Kevin Cash, The Vanguard.

Acrylic gesso, cardboard
Dimensions vary

The first of these paintings were created in my studio apartment in Brighton, Massachusetts in 2010. At the time my two-hundred square foot apartment functioned both as my home as well as my art studio. The cost of living for this cramped urban dwelling was disproportionately high. I could not afford superfluous items such as art materials, let alone have the space to store them. My purchases were limited to household essentials such as toiletries and groceries. This is when I began imagining the packaging for these items as the “frames” for my paintings.

I took a subtractive and sustainable approach to painting instead of an additive one by recycling structures and concealing their imagery with gesso. Gesso is a white chalk based pigment commonly used in painting preparation to provide a ground on which pigments are applied. I built up the gesso in multiple layers, then sanded it back to remove any brush strokes, creating a pristine surface with an illusionistic depth.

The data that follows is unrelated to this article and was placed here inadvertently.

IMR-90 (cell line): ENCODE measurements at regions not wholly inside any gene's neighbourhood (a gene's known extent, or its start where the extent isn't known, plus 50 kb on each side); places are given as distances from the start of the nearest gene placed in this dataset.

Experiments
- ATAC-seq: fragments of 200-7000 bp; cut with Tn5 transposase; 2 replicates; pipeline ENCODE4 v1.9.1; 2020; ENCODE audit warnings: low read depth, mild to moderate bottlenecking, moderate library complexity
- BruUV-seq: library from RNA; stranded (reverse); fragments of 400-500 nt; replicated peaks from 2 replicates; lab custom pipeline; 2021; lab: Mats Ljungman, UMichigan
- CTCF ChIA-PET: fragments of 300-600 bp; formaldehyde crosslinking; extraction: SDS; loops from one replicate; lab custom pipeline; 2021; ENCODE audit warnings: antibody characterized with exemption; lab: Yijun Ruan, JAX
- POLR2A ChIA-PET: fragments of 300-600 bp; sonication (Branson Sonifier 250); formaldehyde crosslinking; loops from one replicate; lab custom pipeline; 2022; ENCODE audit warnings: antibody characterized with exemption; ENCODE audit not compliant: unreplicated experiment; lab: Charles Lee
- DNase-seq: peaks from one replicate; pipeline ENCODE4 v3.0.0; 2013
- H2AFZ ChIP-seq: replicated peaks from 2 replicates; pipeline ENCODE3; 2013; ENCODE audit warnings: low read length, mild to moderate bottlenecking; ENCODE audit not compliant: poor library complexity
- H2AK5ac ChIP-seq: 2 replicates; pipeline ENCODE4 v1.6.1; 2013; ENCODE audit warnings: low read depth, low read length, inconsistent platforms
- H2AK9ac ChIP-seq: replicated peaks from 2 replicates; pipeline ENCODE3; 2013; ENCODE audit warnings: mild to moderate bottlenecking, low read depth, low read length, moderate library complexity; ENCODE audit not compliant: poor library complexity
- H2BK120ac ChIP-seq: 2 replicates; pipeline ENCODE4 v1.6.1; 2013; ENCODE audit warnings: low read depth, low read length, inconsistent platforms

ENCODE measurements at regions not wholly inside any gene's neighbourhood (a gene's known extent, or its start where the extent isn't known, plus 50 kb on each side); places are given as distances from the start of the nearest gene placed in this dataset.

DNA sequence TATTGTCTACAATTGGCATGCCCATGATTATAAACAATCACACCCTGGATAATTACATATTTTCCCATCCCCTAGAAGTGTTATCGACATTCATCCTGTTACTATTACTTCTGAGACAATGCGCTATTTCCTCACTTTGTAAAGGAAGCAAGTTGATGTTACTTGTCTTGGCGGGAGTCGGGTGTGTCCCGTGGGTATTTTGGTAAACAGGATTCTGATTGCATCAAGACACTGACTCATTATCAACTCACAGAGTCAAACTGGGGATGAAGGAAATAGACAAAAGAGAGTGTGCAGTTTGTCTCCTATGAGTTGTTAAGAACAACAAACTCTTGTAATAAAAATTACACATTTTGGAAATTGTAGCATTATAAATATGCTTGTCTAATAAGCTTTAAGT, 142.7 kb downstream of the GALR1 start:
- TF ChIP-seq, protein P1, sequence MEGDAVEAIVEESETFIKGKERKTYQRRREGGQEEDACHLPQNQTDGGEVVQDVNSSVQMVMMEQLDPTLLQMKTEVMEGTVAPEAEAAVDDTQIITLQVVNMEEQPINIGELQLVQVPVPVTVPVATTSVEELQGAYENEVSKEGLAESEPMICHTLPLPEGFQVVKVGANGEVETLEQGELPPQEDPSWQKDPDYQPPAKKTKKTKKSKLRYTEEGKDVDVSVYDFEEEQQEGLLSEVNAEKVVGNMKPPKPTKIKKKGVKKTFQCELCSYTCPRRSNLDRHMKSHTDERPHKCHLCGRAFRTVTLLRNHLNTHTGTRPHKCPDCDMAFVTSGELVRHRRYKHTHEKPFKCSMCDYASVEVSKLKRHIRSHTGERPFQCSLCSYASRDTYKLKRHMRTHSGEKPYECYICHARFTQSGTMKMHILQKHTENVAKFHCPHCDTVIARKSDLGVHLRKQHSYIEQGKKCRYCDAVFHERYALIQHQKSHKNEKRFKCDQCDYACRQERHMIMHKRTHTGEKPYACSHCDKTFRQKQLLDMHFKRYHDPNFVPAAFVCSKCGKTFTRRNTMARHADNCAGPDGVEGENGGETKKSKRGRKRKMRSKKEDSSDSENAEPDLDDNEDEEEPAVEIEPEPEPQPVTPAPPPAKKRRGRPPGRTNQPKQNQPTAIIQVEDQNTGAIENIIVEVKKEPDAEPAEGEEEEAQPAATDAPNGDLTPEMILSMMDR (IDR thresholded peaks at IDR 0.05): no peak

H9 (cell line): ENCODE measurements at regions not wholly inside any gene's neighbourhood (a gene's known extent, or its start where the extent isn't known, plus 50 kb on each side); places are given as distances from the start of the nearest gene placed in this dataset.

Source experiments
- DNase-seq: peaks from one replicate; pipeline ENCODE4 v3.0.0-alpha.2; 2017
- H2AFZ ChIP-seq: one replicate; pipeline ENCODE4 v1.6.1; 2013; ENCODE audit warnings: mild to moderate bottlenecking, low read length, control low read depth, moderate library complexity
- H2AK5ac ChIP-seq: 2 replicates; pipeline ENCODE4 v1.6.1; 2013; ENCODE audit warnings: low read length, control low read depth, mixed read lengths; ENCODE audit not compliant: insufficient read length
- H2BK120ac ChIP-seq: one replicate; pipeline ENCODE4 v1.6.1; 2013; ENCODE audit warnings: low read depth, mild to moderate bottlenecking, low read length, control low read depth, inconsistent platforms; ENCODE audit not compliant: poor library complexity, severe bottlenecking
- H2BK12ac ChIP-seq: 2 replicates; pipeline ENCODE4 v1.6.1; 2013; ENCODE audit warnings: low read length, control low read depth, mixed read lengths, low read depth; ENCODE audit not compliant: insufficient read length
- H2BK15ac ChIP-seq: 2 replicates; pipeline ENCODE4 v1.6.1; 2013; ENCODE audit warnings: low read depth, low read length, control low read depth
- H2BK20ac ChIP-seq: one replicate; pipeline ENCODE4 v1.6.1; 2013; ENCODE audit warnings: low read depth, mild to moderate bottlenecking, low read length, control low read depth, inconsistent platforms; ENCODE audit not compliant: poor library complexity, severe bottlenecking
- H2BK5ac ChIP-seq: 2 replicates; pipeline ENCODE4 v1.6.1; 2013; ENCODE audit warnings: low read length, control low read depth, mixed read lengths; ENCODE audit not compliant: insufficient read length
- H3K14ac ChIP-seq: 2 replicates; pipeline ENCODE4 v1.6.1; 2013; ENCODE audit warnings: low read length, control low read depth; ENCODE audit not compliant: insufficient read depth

This art process raised the following questions for me: What are the implications of being a painter in the United States— amidst the visual bombardment of advertising and ocular (as well as material) consumption? Does image-making only perpetuate this consumer culture? Furthermore, can this role be maintained under my current economic constraints? These questions are the foundation for a few more paintings.